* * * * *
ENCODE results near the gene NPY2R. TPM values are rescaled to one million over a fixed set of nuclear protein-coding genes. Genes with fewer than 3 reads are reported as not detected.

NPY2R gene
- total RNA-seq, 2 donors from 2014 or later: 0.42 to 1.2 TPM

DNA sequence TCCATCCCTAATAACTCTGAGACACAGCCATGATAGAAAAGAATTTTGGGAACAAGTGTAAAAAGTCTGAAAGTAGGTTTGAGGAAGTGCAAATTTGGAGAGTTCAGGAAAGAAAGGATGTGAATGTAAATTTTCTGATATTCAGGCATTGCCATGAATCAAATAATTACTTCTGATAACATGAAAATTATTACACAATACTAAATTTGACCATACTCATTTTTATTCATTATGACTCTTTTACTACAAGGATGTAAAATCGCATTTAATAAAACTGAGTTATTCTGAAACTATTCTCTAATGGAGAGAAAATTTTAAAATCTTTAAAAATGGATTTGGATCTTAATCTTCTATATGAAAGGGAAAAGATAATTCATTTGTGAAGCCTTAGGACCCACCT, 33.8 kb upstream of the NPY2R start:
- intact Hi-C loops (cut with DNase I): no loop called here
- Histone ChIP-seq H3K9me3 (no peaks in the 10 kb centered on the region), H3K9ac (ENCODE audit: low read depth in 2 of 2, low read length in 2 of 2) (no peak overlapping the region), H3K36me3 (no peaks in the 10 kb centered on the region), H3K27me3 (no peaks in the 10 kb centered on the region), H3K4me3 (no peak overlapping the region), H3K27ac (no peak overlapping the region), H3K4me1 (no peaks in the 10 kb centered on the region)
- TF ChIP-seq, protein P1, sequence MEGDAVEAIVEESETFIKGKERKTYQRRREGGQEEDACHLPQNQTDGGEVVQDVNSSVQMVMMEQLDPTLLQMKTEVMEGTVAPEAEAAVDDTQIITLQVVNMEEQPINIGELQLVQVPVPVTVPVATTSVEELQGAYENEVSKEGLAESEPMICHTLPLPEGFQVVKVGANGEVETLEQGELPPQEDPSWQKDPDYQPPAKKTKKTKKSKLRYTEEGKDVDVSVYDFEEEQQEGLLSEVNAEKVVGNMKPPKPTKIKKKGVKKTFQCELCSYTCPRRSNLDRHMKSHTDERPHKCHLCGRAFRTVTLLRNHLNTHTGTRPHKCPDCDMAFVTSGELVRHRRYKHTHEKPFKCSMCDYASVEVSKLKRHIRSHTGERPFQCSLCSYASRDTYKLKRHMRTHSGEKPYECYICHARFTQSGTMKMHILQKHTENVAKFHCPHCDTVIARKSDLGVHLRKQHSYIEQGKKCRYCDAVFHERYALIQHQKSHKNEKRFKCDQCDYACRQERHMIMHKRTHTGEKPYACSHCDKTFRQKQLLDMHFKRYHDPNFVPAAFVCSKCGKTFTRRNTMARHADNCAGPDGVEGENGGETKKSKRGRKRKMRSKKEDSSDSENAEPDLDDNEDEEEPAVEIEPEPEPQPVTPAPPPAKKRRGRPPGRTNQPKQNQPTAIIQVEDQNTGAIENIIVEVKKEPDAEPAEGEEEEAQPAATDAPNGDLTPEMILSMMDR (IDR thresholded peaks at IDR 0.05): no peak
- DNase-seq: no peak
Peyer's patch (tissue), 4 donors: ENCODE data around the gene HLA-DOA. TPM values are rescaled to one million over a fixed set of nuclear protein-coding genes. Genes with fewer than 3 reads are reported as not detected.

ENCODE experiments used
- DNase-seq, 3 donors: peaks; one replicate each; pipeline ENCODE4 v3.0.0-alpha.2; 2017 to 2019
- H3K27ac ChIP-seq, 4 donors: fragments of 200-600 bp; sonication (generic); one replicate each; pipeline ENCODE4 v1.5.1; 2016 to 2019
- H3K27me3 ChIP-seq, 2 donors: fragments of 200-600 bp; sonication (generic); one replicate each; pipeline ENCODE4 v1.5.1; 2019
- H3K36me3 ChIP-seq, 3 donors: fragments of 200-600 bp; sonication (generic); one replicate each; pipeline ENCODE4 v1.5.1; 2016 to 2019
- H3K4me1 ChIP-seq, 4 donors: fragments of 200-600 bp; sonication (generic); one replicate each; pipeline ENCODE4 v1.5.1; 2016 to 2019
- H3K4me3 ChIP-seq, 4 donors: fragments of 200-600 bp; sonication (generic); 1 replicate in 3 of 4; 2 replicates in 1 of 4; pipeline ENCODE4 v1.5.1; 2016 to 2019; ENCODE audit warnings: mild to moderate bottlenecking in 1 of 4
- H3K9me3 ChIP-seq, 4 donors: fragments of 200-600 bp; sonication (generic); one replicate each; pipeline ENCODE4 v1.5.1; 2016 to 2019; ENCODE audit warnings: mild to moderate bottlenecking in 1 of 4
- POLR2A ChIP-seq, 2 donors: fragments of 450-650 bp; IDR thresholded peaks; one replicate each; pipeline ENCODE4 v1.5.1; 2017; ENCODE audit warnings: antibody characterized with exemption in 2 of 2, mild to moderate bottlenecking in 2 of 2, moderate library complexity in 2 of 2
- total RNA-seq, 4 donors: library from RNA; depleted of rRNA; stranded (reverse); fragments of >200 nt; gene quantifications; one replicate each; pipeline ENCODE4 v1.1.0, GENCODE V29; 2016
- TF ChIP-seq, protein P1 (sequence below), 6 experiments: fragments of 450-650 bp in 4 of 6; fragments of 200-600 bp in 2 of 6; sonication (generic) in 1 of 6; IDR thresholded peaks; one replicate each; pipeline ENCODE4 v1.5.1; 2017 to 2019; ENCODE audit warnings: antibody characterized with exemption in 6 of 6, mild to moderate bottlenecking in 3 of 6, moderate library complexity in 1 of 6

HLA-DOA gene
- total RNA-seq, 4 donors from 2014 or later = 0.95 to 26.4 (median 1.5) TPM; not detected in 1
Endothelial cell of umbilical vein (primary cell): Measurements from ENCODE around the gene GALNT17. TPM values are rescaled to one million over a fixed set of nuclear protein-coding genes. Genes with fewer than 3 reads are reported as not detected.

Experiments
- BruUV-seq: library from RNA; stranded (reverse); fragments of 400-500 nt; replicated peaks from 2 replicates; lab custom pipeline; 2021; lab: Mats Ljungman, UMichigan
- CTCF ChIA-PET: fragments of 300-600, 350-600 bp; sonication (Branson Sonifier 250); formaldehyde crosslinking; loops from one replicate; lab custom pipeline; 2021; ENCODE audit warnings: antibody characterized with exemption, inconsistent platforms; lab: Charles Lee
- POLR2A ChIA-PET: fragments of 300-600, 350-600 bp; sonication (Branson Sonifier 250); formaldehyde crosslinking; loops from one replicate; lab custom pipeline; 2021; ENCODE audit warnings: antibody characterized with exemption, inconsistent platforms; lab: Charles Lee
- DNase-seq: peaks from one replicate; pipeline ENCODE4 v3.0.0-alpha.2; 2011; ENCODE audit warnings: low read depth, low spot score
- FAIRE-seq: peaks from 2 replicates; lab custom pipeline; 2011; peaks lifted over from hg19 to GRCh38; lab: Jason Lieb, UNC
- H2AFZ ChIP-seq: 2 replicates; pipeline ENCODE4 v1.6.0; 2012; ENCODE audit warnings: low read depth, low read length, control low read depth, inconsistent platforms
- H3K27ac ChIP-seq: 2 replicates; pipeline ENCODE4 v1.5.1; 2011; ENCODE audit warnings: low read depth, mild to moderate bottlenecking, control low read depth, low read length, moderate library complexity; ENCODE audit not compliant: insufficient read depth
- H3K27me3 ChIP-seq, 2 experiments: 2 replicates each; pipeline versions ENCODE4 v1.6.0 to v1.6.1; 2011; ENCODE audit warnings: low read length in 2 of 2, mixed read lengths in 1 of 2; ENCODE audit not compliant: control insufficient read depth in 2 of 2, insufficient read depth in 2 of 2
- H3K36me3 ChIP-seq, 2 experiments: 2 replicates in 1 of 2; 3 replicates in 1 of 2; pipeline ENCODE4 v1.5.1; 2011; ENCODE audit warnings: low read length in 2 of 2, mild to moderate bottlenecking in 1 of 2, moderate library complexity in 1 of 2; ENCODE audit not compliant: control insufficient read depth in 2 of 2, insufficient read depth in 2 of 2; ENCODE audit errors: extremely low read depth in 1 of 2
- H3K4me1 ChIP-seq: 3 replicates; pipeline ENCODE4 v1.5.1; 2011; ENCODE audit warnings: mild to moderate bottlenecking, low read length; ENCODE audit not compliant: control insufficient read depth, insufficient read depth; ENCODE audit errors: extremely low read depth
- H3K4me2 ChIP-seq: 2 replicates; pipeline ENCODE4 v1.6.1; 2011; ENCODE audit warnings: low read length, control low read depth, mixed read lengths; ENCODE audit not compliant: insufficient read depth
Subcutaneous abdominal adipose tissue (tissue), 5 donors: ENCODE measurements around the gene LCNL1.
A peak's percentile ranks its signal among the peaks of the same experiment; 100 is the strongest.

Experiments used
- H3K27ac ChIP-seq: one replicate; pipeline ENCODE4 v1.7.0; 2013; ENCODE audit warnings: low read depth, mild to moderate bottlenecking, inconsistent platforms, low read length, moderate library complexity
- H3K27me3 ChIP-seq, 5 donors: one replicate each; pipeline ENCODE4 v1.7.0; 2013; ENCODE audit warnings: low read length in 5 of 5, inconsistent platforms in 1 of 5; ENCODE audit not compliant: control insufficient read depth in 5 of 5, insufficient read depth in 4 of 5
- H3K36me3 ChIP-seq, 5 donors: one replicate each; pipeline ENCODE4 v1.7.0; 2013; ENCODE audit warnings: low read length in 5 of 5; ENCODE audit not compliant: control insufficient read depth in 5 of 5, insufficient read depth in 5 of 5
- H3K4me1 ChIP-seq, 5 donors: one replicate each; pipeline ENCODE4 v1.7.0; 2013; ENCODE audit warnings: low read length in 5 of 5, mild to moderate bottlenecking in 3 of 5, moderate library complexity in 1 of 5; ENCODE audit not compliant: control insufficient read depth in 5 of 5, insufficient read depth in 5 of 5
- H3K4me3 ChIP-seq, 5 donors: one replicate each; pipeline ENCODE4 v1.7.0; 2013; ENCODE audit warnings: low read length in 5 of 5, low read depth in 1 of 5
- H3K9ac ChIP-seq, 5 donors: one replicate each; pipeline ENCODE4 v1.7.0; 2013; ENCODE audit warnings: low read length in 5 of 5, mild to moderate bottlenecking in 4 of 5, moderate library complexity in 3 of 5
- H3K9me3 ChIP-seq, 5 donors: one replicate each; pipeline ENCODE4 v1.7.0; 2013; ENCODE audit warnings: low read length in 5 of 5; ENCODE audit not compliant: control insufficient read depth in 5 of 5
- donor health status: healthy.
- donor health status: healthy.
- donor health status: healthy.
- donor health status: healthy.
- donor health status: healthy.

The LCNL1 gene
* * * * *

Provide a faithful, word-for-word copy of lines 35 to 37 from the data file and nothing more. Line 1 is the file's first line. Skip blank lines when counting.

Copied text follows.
- H3K4me2 ChIP-seq: 2 replicates; pipeline ENCODE4 v1.6.1; 2011; ENCODE audit warnings: low read length, control low read depth, mixed read lengths; ENCODE audit not compliant: insufficient read depth
Subcutaneous abdominal adipose tissue (tissue), 5 donors: ENCODE measurements around the gene LCNL1.
A peak's percentile ranks its signal among the peaks of the same experiment; 100 is the strongest.